With its separate dynamics and EQ sections, you might at first glance be mistaken into thinking that the Dynamic Spectrum Mapper is a multi-band compressor, and in some ways, it's potentially the simplest multi-band you have ever used. But, how it processes goes way beyond how most multi-bands work.
The big difference between the DSM and everything else is the magic Capture button. Press this with audio playing through and the DSM analyses the frequency and dynamic spectrum of the source. It then processes the sound dynamically in relation to the audio spectrum you captured.
As it's working with lots of compression bands and a map of the material, you can use really extreme settings without pumping effects, and then make radical changes to the overall sound without losing its inherent character. For sound sources that have problems like sibilance or bass boom you just capture a good passage and then apply it to the whole thing.
As you work more with the DSM you build up a library of your own presets that you can then call up when you have a similar need.
First up, let's consider sibilance. De-essing can be time consuming and pretty tedious. With the DSM, it's a simple matter of inserting the plug, loading a preset and curing the problem. This spoken word example provided on the DVD sounds pretty nasty but all we did to correct it was exactly that.
When you have a complete vocal take which contains some nasty sibilant moments all you do is hit the Capture button during a non-sibilant passage. When you apply this to the vocal any frequency that goes above the captured curve is compressed by the DSM, removing any sibilant peaks, but retaining the basic character of the vocal sound because it was created from it.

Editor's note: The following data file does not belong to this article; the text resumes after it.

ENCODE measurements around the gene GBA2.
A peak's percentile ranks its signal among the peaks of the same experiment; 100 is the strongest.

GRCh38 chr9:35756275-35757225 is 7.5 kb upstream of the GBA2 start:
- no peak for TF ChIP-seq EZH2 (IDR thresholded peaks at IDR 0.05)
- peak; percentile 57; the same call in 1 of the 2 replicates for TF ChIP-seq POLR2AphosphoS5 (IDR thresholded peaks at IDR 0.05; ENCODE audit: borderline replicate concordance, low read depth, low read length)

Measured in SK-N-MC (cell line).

As you can see from the device itself, you have all the standard compressor controls in front of you so it's quick and easy to change the threshold or attack and decay times to further suit the particular sound you are dealing with
Another pain is the badly recorded instrument. The acoustic guitar that appears next is dull and lifeless. Because there is no great sounding section we loaded an acoustic guitar preset from the DSM library. It immediately sounded better but we wanted to take it further.
Using the parametric threshold controls we pulled out some of the lumpy low middle and bass frequencies. Although these look like EQ controls, they don't work directly on the sound. Instead, they adjust the shape of the captured curve either allowing more or less of certain frequencies through.
By setting the threshold to -24dB the whole sound was seriously under control, but we still wanted some zing. Using a high setting for HF release in the timing profile section, the DSM let lots of lovely clear controlled top end through and gave the finished sound you hear. Considering how much compression we are using the end result is unbelievably clean and free from pumping. Try doing that with a conventional compressor and EQ chain.
Acoustic guitar before
Acoustic guitar after
Getting different drum loops to sit together can be hard work. With the DSM it's easy. The untreated loops you can hear below have really different sonic characteristics. We pumped up the first loop using one of the DSM loudness presets then we inserted another instance on the same track. We captured the curve of the first loop, saved it as a preset and then applied it to the other loops.
The results you hear took just two minutes to achieve. Using conventional techniques would have been far more complex and taken a lot longer.
Drum loop 1 before
Drum loop 1 after
Woolly loop before
Woolly loop after
Bounce beat before
Bounce beat after
Three loops before
Three loops after
Finally, we tried a mastering job on a complex track containing some extreme dynamic, spatial and frequency changes. We captured the curve of the end section and then applied it to the whole track. Higher settings of LF attack slow the attack time of the lower bands allowing the bottom end to breathe. Higher settings of HF release lengthen the decay times in the higher bands, opening out the top and adding brightness.
What we got was a great increase in loudness, a far more cohesive frequency spectrum, no apparent compression artifacts and no loss of spatial information.
Full mix before
Full mix after
We've had the DSM for a while now and we really do use it constantly. Whether we're fixing a problem, pumping up the drums, radically altering a loop or maximising a whole mix it is our first port of call and more often than not, our last. It saves time, massively improves workflow and sounds bloody great. Thoroughly recommended.